Most foods come wrapped in plastic packaging, creating a lot of waste and sometimes food spoilage. That’s why research leader Peggy Tomasula and colleagues at the U.S. Department of Agriculture, Washington, D.C., are developing an environmentally friendly film made of milk protein casein.

These casein-based films are said to be up to 500 times better than plastics at keeping oxygen away from food. And, because they are derived from milk, they are biodegradable, sustainable and edible. The milk-based packaging also features smaller pores, thus creating a tighter network that keeps oxygen out.

“The protein-based films are powerful oxygen blockers that help prevent food spoilage. When used in packaging, they could prevent food waste during distribution along the food chain,” she adds.

Although the researchers’ first attempt using pure casein resulted in a strong and effective oxygen blocker, it was relatively hard to handle and would dissolve in water too quickly. They made some improvements by incorporating citrus pectin into the blend to make the packaging even stronger, as well as more resistant to humidity and high temperatures.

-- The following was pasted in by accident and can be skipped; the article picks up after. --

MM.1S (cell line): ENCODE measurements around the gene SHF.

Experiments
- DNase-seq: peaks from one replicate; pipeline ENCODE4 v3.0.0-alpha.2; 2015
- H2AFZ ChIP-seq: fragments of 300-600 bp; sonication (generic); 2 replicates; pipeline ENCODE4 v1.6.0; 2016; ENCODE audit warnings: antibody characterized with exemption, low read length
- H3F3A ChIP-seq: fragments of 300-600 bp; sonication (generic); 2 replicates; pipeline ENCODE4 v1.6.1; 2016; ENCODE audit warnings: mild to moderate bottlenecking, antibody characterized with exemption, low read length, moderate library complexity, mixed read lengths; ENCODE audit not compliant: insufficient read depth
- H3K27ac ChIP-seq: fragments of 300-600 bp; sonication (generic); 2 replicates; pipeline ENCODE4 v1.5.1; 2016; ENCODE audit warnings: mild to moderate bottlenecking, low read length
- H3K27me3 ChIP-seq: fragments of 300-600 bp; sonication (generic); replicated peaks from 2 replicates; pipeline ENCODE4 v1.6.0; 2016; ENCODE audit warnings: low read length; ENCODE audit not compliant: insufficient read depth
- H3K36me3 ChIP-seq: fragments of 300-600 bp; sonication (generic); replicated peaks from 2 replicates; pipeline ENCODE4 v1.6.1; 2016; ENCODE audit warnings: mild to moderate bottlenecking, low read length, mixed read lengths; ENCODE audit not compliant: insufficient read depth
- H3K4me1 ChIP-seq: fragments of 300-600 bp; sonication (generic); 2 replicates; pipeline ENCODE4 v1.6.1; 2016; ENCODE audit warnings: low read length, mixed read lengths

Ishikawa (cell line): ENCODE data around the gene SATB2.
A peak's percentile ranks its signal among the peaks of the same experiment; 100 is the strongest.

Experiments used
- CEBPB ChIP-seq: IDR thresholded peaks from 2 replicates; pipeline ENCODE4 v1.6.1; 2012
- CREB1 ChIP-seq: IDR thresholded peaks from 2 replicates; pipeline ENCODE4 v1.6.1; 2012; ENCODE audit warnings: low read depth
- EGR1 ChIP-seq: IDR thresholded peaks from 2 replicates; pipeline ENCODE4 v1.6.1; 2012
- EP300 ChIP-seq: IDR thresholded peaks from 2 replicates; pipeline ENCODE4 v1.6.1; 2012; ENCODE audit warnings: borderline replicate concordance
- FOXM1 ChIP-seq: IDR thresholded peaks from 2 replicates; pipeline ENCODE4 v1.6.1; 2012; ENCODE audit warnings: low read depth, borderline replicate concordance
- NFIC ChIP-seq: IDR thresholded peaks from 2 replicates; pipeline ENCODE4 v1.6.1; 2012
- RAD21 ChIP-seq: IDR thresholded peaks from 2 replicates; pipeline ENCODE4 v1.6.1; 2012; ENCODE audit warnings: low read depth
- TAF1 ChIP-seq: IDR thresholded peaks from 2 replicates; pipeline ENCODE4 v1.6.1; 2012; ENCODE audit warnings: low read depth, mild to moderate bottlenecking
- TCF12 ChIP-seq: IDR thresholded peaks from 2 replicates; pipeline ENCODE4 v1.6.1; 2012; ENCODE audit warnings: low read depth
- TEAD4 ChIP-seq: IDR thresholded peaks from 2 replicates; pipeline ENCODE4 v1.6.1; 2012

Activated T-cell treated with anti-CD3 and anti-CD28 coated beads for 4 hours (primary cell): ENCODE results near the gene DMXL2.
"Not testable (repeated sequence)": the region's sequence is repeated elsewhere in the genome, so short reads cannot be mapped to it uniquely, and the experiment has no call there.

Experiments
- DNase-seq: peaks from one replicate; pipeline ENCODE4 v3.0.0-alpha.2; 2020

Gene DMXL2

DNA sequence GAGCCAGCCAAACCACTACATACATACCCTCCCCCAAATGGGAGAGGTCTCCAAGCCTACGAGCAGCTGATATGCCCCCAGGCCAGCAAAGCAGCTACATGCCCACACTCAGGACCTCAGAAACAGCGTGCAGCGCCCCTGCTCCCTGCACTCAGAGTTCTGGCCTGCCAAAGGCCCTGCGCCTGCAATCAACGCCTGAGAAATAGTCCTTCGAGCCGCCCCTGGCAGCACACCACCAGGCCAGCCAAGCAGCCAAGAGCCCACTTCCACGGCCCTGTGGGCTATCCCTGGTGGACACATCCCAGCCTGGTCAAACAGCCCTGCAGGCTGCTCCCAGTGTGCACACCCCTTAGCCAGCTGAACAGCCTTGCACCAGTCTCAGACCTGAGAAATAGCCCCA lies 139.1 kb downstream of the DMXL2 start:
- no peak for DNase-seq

After a few additional improvements, this casein-based packaging looks similar to store-bought plastic wrap, but it is less stretchy and is better at blocking oxygen.

“The coatings applications for this product are endless,” says Laetitia Bonnaillie, co-leader of the study. “We are currently testing applications such as single-serve, edible food wrappers. For instance, individually wrapped cheese sticks use a large proportion of plastic — we would like to fix that.”

Because single-serve pouches would need to stay sanitary, they would have to be encased in a larger plastic or cardboard container for sale on store shelves to prevent from getting wet or dirty.

In addition to being used as plastic pouches and wraps, this casein coating could be sprayed onto food or to line pizza or other food boxes to keep grease from staining the packaging.

This research was presented at a meeting of the American Chemical Society, Washington, D.C.